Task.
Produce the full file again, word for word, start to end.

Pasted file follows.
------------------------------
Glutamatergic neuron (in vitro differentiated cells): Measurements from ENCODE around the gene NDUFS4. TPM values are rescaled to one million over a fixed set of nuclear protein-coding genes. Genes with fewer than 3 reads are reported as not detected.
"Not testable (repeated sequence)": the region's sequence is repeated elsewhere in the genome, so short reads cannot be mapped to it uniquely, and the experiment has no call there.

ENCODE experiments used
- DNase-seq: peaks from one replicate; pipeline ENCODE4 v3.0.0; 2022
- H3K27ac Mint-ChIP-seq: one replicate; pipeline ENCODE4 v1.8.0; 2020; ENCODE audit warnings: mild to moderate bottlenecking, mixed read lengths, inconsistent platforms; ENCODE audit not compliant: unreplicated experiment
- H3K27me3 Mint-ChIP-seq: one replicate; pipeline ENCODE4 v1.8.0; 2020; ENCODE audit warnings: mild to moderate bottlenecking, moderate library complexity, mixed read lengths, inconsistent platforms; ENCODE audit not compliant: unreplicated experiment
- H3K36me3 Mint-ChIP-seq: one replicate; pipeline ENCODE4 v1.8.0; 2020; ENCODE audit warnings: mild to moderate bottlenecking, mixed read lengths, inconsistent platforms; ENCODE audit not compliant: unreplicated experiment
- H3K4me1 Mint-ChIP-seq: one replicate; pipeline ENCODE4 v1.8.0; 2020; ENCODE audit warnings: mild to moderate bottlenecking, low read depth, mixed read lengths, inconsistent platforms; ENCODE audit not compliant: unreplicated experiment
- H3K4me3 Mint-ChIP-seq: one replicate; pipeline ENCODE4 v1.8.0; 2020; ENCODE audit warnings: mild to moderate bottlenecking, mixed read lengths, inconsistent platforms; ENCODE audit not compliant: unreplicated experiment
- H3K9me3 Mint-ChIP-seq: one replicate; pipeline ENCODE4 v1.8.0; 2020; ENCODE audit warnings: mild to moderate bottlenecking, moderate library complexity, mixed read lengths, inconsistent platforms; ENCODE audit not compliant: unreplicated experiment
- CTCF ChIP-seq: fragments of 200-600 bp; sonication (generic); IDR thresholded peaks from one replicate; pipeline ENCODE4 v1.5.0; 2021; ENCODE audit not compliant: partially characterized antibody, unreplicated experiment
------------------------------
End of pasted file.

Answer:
Glutamatergic neuron (in vitro differentiated cells): Measurements from ENCODE around the gene NDUFS4. TPM values are rescaled to one million over a fixed set of nuclear protein-coding genes. Genes with fewer than 3 reads are reported as not detected.
"Not testable (repeated sequence)": the region's sequence is repeated elsewhere in the genome, so short reads cannot be mapped to it uniquely, and the experiment has no call there.

ENCODE experiments used
- DNase-seq: peaks from one replicate; pipeline ENCODE4 v3.0.0; 2022
- H3K27ac Mint-ChIP-seq: one replicate; pipeline ENCODE4 v1.8.0; 2020; ENCODE audit warnings: mild to moderate bottlenecking, mixed read lengths, inconsistent platforms; ENCODE audit not compliant: unreplicated experiment
- H3K27me3 Mint-ChIP-seq: one replicate; pipeline ENCODE4 v1.8.0; 2020; ENCODE audit warnings: mild to moderate bottlenecking, moderate library complexity, mixed read lengths, inconsistent platforms; ENCODE audit not compliant: unreplicated experiment
- H3K36me3 Mint-ChIP-seq: one replicate; pipeline ENCODE4 v1.8.0; 2020; ENCODE audit warnings: mild to moderate bottlenecking, mixed read lengths, inconsistent platforms; ENCODE audit not compliant: unreplicated experiment
- H3K4me1 Mint-ChIP-seq: one replicate; pipeline ENCODE4 v1.8.0; 2020; ENCODE audit warnings: mild to moderate bottlenecking, low read depth, mixed read lengths, inconsistent platforms; ENCODE audit not compliant: unreplicated experiment
- H3K4me3 Mint-ChIP-seq: one replicate; pipeline ENCODE4 v1.8.0; 2020; ENCODE audit warnings: mild to moderate bottlenecking, mixed read lengths, inconsistent platforms; ENCODE audit not compliant: unreplicated experiment
- H3K9me3 Mint-ChIP-seq: one replicate; pipeline ENCODE4 v1.8.0; 2020; ENCODE audit warnings: mild to moderate bottlenecking, moderate library complexity, mixed read lengths, inconsistent platforms; ENCODE audit not compliant: unreplicated experiment
- CTCF ChIP-seq: fragments of 200-600 bp; sonication (generic); IDR thresholded peaks from one replicate; pipeline ENCODE4 v1.5.0; 2021; ENCODE audit not compliant: partially characterized antibody, unreplicated experiment